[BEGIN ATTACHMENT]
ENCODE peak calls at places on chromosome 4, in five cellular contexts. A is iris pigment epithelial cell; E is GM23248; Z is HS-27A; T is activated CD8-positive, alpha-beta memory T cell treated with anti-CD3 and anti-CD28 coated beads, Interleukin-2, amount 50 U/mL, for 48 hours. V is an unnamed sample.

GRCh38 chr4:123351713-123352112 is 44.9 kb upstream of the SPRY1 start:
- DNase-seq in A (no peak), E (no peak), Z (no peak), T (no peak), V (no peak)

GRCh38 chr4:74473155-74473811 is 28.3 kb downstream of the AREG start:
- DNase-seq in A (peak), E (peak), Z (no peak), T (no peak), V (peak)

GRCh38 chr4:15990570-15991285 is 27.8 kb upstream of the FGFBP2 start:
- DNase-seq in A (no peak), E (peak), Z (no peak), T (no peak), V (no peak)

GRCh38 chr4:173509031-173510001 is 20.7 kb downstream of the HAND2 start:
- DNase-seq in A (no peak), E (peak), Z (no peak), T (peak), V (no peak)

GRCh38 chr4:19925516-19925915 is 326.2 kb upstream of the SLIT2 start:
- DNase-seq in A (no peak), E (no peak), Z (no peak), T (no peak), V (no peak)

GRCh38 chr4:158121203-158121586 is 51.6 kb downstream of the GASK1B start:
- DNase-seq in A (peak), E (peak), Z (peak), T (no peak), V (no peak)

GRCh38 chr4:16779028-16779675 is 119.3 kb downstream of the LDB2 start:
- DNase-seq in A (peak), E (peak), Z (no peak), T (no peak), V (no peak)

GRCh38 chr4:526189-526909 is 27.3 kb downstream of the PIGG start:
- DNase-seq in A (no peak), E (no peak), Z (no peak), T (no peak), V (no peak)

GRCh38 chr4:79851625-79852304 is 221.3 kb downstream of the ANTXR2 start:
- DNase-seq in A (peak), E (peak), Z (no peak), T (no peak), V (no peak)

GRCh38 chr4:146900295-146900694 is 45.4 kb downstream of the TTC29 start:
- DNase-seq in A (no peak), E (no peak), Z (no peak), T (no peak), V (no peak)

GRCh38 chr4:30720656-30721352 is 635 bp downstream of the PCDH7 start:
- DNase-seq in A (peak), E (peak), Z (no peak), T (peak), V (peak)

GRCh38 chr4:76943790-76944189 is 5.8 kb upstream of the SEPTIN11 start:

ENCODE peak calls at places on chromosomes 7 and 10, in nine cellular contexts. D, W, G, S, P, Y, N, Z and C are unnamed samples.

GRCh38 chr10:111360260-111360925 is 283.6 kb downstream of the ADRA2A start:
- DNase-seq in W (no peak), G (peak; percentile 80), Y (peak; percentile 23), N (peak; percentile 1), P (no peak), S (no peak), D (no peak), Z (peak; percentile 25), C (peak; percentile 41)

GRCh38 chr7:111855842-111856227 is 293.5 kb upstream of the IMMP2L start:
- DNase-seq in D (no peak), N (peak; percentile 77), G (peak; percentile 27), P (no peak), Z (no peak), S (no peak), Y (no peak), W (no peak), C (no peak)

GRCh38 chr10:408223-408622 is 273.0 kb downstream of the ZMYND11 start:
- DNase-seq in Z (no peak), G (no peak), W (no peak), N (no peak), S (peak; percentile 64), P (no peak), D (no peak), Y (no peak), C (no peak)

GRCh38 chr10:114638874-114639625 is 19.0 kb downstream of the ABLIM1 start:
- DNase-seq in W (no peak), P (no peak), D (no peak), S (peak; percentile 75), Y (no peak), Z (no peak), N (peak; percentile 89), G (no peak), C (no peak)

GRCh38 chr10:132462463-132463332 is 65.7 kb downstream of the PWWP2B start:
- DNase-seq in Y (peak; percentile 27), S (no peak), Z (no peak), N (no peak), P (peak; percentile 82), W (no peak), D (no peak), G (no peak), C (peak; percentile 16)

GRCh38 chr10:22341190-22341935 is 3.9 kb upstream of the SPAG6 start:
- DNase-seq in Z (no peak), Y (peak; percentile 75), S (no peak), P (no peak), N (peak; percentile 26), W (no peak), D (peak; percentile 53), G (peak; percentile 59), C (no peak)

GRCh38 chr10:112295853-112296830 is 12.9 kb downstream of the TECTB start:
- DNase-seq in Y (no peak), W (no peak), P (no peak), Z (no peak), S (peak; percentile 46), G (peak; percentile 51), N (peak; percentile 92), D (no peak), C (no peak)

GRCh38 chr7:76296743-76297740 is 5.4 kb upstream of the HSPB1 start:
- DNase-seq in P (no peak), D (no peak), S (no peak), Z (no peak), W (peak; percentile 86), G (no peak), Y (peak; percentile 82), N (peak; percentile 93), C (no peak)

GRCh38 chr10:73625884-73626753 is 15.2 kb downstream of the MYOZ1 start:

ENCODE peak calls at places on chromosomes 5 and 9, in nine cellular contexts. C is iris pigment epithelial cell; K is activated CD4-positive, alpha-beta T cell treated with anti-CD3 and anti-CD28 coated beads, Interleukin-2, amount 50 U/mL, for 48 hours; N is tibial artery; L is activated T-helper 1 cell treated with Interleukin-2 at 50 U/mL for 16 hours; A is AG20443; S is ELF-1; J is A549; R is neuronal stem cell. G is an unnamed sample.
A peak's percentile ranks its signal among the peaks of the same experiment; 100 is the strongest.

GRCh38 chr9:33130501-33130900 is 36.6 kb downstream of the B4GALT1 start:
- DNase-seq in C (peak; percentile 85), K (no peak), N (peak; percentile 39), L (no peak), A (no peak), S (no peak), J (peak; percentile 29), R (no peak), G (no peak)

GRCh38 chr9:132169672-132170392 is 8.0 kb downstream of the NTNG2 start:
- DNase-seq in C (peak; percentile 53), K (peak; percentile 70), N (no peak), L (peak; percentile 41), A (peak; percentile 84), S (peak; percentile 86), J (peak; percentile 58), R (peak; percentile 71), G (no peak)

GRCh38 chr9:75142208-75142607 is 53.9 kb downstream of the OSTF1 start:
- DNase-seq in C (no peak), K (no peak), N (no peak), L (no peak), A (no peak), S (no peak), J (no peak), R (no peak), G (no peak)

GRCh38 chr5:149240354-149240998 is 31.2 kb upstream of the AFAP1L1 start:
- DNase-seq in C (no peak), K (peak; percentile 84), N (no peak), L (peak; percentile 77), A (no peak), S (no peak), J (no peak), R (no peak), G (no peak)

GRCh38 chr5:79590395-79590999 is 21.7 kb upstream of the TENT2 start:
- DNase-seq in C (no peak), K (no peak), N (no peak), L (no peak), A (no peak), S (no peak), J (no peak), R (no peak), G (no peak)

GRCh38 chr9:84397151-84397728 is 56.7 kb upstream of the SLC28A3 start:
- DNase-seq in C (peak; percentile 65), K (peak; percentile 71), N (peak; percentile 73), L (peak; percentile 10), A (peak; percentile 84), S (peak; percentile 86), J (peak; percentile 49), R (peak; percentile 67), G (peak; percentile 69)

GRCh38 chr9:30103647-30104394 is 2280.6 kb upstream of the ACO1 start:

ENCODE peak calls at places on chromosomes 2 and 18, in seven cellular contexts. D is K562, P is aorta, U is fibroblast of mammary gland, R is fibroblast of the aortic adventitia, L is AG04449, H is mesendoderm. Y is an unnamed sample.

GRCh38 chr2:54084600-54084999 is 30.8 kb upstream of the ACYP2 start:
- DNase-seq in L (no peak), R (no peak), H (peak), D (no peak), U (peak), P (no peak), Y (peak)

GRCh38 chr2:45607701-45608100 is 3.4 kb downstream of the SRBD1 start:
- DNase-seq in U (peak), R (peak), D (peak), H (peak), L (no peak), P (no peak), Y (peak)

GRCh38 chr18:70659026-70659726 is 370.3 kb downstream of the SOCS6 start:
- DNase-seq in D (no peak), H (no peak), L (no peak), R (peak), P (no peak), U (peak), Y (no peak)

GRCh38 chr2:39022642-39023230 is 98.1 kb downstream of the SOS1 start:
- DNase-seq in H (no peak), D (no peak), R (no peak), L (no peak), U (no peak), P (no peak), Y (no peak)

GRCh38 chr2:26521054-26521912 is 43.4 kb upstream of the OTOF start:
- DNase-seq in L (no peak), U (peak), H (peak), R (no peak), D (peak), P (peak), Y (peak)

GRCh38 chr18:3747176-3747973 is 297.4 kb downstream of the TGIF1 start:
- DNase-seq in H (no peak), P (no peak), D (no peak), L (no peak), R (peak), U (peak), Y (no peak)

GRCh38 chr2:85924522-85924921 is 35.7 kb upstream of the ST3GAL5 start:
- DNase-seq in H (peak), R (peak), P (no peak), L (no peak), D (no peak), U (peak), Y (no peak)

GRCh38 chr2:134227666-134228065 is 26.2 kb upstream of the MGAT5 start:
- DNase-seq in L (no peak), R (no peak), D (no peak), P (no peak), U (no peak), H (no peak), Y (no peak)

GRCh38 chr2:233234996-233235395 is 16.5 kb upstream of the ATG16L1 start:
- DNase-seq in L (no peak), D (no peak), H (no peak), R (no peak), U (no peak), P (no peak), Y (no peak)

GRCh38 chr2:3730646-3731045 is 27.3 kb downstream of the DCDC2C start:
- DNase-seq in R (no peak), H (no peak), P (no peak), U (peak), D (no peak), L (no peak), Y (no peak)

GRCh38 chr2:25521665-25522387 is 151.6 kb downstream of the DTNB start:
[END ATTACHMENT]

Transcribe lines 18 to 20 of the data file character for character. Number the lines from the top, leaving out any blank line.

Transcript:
GRCh38 chr4:79851625-79852304 is 221.3 kb downstream of the ANTXR2 start:
- DNase-seq in A (peak), E (peak), Z (no peak), T (no peak), V (no peak)

GRCh38 chr4:146900295-146900694 is 45.4 kb downstream of the TTC29 start: